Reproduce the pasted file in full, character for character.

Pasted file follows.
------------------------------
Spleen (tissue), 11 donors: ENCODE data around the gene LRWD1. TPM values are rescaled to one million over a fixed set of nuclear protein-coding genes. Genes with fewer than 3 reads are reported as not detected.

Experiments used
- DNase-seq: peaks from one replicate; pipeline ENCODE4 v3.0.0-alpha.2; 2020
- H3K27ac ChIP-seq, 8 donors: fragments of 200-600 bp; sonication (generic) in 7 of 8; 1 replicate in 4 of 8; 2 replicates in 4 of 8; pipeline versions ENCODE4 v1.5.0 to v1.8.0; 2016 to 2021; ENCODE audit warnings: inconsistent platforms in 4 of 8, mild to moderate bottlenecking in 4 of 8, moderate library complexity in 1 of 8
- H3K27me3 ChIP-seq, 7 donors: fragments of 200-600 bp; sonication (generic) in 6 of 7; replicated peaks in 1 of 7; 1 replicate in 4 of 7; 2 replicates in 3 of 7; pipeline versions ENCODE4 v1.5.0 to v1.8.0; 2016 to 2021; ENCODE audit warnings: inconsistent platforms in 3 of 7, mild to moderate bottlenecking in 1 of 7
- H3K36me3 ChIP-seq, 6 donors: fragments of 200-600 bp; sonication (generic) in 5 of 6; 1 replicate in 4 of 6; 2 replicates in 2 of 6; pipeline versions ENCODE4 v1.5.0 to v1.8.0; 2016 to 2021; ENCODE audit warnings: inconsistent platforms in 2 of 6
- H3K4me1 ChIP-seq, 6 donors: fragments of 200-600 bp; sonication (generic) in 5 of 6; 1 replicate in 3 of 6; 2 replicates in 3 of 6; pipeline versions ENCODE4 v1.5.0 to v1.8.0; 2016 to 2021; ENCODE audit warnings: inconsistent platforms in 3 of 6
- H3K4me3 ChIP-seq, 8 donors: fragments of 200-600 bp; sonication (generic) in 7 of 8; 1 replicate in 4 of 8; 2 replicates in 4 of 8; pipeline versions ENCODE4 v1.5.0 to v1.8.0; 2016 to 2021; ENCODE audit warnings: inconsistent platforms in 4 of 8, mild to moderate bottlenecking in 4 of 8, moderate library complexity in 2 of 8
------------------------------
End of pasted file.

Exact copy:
Spleen (tissue), 11 donors: ENCODE data around the gene LRWD1. TPM values are rescaled to one million over a fixed set of nuclear protein-coding genes. Genes with fewer than 3 reads are reported as not detected.

Experiments used
- DNase-seq: peaks from one replicate; pipeline ENCODE4 v3.0.0-alpha.2; 2020
- H3K27ac ChIP-seq, 8 donors: fragments of 200-600 bp; sonication (generic) in 7 of 8; 1 replicate in 4 of 8; 2 replicates in 4 of 8; pipeline versions ENCODE4 v1.5.0 to v1.8.0; 2016 to 2021; ENCODE audit warnings: inconsistent platforms in 4 of 8, mild to moderate bottlenecking in 4 of 8, moderate library complexity in 1 of 8
- H3K27me3 ChIP-seq, 7 donors: fragments of 200-600 bp; sonication (generic) in 6 of 7; replicated peaks in 1 of 7; 1 replicate in 4 of 7; 2 replicates in 3 of 7; pipeline versions ENCODE4 v1.5.0 to v1.8.0; 2016 to 2021; ENCODE audit warnings: inconsistent platforms in 3 of 7, mild to moderate bottlenecking in 1 of 7
- H3K36me3 ChIP-seq, 6 donors: fragments of 200-600 bp; sonication (generic) in 5 of 6; 1 replicate in 4 of 6; 2 replicates in 2 of 6; pipeline versions ENCODE4 v1.5.0 to v1.8.0; 2016 to 2021; ENCODE audit warnings: inconsistent platforms in 2 of 6
- H3K4me1 ChIP-seq, 6 donors: fragments of 200-600 bp; sonication (generic) in 5 of 6; 1 replicate in 3 of 6; 2 replicates in 3 of 6; pipeline versions ENCODE4 v1.5.0 to v1.8.0; 2016 to 2021; ENCODE audit warnings: inconsistent platforms in 3 of 6
- H3K4me3 ChIP-seq, 8 donors: fragments of 200-600 bp; sonication (generic) in 7 of 8; 1 replicate in 4 of 8; 2 replicates in 4 of 8; pipeline versions ENCODE4 v1.5.0 to v1.8.0; 2016 to 2021; ENCODE audit warnings: inconsistent platforms in 4 of 8, mild to moderate bottlenecking in 4 of 8, moderate library complexity in 2 of 8